Alameda’s FTT holding made for the biggest story. With that much FTT locked up, FTX had no liquidity in case big holders wanted to cash out. And cash out they did; led by Binance CEO Changpeng Zhao, investors rushed to pull their money out of FTT, causing a liquidity crisis that ultimately bankrupted FTX and destroyed Alameda.
FTX’s demise is prompting conversation among all corners of the investing and policymaking world. Financial experts are offering up their takes, lawmakers are reiterating calls for regulations on crypto, and investors are crafting up plenty of FTX memes. But, there’s one part of this tale that has been a more silent killer.
Sam Bankman-Fried’s Downfall Causes Ripple Effect Across Solana
Solana, a popular Ethereum rival, was revealed to be one of Alameda’s largest holdings next to FTT. The company held over $1 billion worth of the layer-1 network’s coin. This is a fairly significant amount of SOL, seeing as the project had an $11 billion market capitalization at the time. This caused a crash in SOL prices, as investors feared Alameda and FTX would sell off the stake to retain some money.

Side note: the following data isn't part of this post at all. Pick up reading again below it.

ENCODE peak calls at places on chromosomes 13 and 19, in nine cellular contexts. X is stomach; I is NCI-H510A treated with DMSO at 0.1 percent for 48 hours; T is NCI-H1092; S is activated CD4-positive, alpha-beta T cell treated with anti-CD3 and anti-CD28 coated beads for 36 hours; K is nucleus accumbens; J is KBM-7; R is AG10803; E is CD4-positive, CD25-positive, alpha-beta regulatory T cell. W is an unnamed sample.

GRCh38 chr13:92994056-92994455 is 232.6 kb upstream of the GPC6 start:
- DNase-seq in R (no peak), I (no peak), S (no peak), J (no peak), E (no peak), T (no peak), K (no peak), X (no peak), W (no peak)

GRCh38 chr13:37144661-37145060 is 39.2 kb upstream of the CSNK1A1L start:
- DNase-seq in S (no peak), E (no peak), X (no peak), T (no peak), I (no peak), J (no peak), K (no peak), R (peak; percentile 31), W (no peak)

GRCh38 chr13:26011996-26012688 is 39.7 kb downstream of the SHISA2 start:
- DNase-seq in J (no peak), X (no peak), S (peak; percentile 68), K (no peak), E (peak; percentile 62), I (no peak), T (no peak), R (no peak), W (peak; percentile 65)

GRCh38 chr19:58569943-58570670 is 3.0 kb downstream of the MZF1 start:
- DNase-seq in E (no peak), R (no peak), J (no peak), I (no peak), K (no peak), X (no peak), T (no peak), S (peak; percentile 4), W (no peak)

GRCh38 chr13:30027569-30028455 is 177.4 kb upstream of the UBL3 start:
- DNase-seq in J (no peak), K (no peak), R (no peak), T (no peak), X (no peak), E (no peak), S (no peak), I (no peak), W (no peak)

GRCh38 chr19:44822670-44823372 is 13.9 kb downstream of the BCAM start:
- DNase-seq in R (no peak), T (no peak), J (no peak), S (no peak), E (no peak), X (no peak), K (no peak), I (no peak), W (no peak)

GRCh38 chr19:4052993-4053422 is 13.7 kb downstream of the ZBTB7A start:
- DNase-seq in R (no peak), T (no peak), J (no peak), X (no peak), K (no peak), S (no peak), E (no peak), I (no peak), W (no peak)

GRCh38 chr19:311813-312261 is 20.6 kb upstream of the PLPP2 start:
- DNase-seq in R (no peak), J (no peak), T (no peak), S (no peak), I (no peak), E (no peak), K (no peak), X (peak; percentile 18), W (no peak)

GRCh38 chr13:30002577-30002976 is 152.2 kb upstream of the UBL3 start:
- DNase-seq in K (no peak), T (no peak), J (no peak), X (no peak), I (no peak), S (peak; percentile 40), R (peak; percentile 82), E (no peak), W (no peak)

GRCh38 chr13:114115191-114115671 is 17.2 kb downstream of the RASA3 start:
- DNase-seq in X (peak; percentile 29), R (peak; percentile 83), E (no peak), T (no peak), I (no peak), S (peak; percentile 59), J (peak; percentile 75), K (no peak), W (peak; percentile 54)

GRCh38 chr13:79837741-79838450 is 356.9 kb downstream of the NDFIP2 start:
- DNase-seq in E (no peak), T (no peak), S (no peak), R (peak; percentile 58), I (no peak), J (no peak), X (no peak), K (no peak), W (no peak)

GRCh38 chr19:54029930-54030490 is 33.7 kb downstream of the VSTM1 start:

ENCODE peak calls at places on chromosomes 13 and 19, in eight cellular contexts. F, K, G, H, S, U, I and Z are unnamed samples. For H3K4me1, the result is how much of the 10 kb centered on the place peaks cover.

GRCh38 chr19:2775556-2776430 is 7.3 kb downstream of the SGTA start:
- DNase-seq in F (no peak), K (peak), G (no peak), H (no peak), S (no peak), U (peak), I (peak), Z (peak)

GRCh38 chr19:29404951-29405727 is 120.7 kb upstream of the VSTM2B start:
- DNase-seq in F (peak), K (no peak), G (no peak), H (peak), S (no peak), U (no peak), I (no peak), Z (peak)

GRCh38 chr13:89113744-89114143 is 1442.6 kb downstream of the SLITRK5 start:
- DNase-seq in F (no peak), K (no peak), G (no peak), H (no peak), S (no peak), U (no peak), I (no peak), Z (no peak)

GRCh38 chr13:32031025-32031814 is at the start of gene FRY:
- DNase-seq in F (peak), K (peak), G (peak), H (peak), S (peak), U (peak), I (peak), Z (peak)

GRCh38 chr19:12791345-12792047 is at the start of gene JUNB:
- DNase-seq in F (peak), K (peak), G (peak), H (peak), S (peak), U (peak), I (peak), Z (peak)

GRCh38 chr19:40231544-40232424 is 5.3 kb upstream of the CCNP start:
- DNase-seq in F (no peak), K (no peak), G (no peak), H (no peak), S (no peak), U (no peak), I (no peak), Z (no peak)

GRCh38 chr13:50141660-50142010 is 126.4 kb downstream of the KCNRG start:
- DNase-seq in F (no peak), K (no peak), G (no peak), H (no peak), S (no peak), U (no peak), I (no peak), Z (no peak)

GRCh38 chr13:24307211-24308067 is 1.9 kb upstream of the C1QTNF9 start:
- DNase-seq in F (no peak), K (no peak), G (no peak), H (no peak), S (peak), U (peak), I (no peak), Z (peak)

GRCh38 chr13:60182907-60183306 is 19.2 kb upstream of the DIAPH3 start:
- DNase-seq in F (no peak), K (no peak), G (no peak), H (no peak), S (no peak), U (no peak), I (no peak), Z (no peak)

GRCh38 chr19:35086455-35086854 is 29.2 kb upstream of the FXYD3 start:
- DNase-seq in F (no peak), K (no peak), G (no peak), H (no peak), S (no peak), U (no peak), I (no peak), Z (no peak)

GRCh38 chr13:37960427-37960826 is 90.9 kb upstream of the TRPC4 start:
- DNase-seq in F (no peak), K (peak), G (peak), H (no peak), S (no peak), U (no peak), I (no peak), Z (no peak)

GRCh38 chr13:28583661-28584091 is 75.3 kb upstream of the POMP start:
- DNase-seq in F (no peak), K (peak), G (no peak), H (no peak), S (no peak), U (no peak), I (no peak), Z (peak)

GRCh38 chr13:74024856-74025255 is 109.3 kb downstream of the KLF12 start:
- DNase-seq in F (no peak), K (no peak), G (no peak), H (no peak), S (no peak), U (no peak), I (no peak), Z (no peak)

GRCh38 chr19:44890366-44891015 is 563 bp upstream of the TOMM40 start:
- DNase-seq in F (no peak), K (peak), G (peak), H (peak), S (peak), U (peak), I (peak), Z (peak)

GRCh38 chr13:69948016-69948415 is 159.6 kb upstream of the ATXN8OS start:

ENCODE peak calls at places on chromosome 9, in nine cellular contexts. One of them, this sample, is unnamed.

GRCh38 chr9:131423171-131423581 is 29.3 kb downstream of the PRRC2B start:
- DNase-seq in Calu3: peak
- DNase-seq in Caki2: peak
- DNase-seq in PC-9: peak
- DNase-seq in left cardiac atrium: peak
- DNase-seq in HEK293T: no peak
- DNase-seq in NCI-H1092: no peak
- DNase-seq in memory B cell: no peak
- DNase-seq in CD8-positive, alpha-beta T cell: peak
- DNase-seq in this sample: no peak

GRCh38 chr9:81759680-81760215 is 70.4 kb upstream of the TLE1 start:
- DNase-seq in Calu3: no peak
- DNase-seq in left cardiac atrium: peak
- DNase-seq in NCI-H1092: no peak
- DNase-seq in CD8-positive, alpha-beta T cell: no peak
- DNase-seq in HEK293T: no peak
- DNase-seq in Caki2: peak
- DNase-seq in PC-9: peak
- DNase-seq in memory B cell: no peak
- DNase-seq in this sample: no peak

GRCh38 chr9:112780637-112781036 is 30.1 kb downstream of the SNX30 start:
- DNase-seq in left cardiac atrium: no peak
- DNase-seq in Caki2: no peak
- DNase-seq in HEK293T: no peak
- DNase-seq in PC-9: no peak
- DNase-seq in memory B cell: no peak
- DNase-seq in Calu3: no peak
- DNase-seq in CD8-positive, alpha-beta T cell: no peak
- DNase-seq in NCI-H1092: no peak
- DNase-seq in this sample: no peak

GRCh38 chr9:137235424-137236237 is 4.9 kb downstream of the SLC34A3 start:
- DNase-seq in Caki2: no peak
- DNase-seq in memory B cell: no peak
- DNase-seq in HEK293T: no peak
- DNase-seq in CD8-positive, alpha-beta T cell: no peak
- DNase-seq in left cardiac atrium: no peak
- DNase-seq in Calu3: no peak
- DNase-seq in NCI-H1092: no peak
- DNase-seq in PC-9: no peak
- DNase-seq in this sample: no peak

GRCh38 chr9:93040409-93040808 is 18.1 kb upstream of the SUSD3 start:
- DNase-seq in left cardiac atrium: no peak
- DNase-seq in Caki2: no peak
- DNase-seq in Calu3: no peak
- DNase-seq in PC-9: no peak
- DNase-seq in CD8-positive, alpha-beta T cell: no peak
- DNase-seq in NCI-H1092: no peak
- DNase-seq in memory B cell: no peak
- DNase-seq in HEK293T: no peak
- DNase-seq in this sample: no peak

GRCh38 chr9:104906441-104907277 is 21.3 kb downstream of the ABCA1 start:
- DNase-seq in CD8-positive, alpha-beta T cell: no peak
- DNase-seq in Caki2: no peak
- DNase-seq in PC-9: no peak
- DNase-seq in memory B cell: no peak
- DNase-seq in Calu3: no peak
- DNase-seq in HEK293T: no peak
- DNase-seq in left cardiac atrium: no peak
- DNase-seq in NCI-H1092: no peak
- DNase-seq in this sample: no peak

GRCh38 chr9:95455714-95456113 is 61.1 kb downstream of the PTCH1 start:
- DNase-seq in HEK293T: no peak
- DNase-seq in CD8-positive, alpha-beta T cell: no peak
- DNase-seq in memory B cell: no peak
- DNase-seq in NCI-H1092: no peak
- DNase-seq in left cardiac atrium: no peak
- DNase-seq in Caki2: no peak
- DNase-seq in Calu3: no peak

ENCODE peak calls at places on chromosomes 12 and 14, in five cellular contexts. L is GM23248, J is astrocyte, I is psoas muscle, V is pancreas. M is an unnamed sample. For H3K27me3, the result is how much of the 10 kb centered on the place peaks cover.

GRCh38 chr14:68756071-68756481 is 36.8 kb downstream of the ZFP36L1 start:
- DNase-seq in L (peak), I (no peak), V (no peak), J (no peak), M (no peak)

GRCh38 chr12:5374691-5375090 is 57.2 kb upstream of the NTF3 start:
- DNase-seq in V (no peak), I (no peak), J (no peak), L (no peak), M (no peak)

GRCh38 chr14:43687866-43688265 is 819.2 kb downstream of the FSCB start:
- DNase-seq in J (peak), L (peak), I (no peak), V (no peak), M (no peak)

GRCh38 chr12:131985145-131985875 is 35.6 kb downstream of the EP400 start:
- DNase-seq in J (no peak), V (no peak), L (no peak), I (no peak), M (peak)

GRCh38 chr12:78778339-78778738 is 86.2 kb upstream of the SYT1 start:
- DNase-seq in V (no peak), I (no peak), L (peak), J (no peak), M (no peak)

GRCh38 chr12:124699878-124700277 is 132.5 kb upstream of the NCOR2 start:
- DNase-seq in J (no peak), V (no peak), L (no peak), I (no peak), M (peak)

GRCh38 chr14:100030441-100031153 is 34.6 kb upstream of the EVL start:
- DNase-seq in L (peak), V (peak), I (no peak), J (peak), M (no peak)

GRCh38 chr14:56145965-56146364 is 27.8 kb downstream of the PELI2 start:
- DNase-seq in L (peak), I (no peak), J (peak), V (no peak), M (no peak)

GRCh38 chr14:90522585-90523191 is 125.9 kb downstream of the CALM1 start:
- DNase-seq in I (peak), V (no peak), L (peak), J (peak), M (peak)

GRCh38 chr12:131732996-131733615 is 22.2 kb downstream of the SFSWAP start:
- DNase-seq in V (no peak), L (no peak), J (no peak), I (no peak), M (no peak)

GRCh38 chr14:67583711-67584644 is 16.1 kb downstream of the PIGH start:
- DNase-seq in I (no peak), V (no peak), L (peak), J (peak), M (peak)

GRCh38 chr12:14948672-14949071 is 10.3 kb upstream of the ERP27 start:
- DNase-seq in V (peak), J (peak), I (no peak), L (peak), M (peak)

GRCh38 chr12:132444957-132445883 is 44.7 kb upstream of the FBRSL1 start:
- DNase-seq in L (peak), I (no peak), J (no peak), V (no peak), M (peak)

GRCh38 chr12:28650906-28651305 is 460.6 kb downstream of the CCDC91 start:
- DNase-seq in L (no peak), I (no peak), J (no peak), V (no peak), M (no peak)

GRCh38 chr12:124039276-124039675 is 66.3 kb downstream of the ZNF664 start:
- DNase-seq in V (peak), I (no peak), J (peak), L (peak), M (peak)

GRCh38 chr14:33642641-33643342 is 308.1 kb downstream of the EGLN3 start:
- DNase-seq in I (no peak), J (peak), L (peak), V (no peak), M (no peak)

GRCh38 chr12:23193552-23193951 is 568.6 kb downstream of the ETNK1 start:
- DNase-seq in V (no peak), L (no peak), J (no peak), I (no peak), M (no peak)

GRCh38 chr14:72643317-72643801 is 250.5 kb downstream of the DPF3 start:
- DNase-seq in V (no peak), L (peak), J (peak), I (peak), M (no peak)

However, as was the case with Alameda and FTX, the relationship with Solana and FTX runs deeper. The two entities were deeply intertwined, with one of Solana’s biggest DeFi projects, Serum, built by FTX.
What might that mean for the future of Solana, and how are developers trying to mitigate the FTX contagion?
We know that Solana and Sam Bankman-Fried are well-acquainted. The entrepreneur was an early and large investor in the Solana network, injecting $314 million into Solana via Alameda in 2021. As it turns out, the Solana Foundation was also fairly heavily invested in FTX. The organization held almost $200 million worth of FTT and SRM on FTX.